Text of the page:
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Tankers carrying Iranian fuel begin entering Venezuelan waters - data

(Reuters) - The first of a group of three tankers carrying Iranian fuel for gasoline-starved Venezuela entered the waters of the South American nation on Monday, according to Refinitiv Eikon data, in the most recent sign of the countries’ expanding trade.

The two OPEC members have increased cooperation this year by exchanging crude, fuel, food, equipment for refineries and other industrial goods. Many details about the transactions are not available.

The Iran-flagged tanker Forest, transporting some 270,000 barrels of fuel loaded in the Middle East, entered Venezuela’s exclusive economic zone around 8:05 a.m. EDT (1205 GMT) to approach state-run PDVSA’s El Palito port later in the day.

The vessel crossed the Atlantic Ocean and the Caribbean Sea without any disturbances, according to the data.

The two following Iranian tankers, the Faxon and the Fortune, are covering the same route, with estimated dates of arrival in early October.

Although both countries are under tough U.S. sanctions, Washington has not moved to intercept the vessels, which made a previous fuel deliveries to Venezuela from May through June.

The United States in July seized a group of Iranian cargoes aboard privately owned vessels bound for Venezuela through a civil forfeiture case. The fuel is expected to be auctioned soon, with the proceeds going to the U.S. Victims of State Sponsored Terrorism Fund.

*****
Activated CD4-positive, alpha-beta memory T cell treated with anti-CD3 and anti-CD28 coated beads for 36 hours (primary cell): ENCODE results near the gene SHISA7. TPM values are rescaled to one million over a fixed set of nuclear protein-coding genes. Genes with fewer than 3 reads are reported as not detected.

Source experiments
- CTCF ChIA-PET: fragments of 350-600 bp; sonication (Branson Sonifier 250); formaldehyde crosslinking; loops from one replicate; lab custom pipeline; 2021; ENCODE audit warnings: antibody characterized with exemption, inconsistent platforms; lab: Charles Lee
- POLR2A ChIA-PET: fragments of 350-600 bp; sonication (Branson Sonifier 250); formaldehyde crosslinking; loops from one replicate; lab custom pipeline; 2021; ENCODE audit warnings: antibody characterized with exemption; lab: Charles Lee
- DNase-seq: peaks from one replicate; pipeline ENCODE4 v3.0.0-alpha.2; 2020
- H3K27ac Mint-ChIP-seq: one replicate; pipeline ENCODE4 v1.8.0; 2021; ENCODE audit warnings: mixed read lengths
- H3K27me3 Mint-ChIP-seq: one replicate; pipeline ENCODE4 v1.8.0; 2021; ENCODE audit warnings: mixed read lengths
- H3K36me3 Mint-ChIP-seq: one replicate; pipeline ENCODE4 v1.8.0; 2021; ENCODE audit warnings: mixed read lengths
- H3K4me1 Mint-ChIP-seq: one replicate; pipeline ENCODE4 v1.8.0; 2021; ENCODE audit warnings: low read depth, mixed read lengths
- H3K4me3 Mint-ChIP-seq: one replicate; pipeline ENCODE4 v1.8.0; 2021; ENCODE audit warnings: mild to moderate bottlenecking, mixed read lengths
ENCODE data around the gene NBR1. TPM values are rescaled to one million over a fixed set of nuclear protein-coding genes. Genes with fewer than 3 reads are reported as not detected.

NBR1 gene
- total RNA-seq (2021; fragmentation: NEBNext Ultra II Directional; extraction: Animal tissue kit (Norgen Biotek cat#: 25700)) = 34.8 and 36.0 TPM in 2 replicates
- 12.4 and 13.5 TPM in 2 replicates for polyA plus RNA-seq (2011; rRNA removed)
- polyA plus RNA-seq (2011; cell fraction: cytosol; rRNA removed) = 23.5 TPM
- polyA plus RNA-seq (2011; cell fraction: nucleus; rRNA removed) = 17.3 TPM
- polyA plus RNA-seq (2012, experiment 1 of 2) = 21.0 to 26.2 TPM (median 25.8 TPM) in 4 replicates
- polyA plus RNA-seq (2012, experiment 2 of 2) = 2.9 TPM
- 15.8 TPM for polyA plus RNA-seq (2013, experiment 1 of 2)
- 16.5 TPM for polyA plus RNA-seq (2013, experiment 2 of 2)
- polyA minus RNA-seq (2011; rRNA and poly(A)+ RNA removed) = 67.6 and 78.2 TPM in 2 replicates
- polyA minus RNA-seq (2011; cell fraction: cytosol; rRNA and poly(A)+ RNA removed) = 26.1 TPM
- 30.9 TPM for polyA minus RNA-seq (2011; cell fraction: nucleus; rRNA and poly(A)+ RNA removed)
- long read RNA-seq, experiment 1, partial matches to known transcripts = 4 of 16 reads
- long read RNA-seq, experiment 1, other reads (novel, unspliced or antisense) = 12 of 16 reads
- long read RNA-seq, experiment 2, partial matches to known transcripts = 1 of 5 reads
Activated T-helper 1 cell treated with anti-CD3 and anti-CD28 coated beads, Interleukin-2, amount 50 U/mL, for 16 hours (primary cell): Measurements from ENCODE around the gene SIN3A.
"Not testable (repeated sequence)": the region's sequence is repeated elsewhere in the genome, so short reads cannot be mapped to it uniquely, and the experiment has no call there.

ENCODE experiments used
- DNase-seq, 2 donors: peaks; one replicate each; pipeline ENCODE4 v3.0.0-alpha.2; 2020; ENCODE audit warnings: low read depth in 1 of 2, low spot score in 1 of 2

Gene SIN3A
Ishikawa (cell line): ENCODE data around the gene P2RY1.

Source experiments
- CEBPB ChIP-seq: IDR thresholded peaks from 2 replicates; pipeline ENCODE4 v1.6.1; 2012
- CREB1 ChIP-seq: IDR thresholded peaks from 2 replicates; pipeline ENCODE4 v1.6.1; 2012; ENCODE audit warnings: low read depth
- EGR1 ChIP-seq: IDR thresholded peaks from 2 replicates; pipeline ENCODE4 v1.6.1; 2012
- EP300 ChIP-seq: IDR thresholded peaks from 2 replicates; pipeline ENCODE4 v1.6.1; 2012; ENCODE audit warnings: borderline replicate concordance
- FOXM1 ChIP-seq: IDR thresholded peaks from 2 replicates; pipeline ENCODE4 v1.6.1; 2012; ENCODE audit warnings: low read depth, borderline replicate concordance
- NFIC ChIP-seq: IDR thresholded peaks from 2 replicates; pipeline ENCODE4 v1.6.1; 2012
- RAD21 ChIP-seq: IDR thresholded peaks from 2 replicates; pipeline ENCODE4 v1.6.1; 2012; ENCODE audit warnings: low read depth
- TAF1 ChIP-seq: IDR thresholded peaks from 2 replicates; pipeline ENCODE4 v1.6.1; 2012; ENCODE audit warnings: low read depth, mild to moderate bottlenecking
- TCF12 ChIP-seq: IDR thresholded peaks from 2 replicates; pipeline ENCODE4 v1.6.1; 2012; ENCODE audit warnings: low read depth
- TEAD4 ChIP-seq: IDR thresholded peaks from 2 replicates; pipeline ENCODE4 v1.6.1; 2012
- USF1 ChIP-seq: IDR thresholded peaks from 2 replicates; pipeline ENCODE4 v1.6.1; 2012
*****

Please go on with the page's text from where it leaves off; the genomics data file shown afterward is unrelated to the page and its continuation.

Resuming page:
Following a virtual meeting between officials of both governments on Monday to discuss trade, Venezuela’s foreign minister, Jorge Arreaza, said in a statement that Iran had masterly overcome the “unilateral punitive measures” against it.

Venezuelan President Nicolas Maduro, whose 2018 re-election was not recognized by most Western nations, aims to form a coalition of countries affected by unilateral sanctions, Arreaza added.

‘WE ARE HELPING THEM’

Yahya Rahim-Safavi, former chief commander of Iran’s elite Revolutionary Guards (IRGC), told reporters on Sunday that Iran helped “every Muslim and non-Muslim country” that asks for assistance.

He said Iran received gold bars in exchange for the gasoline previously delivered to Venezuela, sent by airplane “so that nothing would happen to it.”

“(The Venezuelans) have stood up to the Americans, and we are helping them, giving them software and giving them ideas, such as how to mobilize the people and how to repel cyberattacks,” he added.

Venezuela’s state-run oil company, PDVSA, and the Oil Ministry did not immediately reply to a request for comment.

The Forest, Faxon and Fortune are together expected to deliver about 820,000 barrels of gasoline and other fuels, helping to ease shortages in Venezuela.

More than 100 demonstrations - mostly peaceful - were held from Saturday through Monday to protest the lack of power, water, gasoline and other basic services, a Venezuelan NGO that oversees social conflict said on Twitter. Another organization reported that 31 people had been detained in recent days after similar protests.

Separately, an Iranian very large crude carrier (VLCC) is expected to leave this week from Venezuela’s Jose port with 1.9 million barrels of Venezuelan heavy oil for the National Iranian Oil Company (NIOC), according to a source and PDVSA loading schedules. The NIOC did not respond to questions about the plan.

Reporting by Marianna Parraga in Mexico City, Vivian Sequera in Caracas and Parisa Hafezi in Dubai; Editing by Daniel Flynn, Sonya Hepinstall and Peter Cooney

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